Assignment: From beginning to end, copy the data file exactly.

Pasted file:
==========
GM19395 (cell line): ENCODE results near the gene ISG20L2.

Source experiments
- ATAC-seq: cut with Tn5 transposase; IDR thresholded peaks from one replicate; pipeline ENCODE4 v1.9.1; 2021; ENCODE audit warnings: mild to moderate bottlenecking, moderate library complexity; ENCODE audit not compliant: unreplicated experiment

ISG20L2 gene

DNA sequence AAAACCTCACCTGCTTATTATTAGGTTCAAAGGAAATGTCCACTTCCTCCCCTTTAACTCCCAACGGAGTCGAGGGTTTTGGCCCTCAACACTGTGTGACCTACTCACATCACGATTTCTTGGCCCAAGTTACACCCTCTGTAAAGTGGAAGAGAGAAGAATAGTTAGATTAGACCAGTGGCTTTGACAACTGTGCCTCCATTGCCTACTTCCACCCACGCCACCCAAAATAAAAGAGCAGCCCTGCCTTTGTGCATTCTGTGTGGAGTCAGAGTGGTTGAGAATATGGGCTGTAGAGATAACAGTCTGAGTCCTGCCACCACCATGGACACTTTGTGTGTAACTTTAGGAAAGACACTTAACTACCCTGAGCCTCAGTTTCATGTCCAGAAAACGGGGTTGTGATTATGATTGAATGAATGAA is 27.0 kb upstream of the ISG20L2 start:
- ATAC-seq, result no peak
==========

GM19395 (cell line): ENCODE results near the gene ISG20L2.

Source experiments
- ATAC-seq: cut with Tn5 transposase; IDR thresholded peaks from one replicate; pipeline ENCODE4 v1.9.1; 2021; ENCODE audit warnings: mild to moderate bottlenecking, moderate library complexity; ENCODE audit not compliant: unreplicated experiment

ISG20L2 gene

DNA sequence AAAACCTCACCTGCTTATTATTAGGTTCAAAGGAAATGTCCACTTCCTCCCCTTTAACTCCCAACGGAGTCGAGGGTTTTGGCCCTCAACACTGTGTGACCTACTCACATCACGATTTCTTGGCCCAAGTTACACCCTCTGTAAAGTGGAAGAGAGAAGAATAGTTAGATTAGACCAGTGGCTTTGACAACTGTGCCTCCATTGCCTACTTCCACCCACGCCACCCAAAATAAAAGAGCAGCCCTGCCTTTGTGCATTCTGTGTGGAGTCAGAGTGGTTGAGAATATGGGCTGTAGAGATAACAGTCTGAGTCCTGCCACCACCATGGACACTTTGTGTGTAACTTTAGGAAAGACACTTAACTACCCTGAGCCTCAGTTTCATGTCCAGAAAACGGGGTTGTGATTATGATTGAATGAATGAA is 27.0 kb upstream of the ISG20L2 start:
- ATAC-seq, result no peak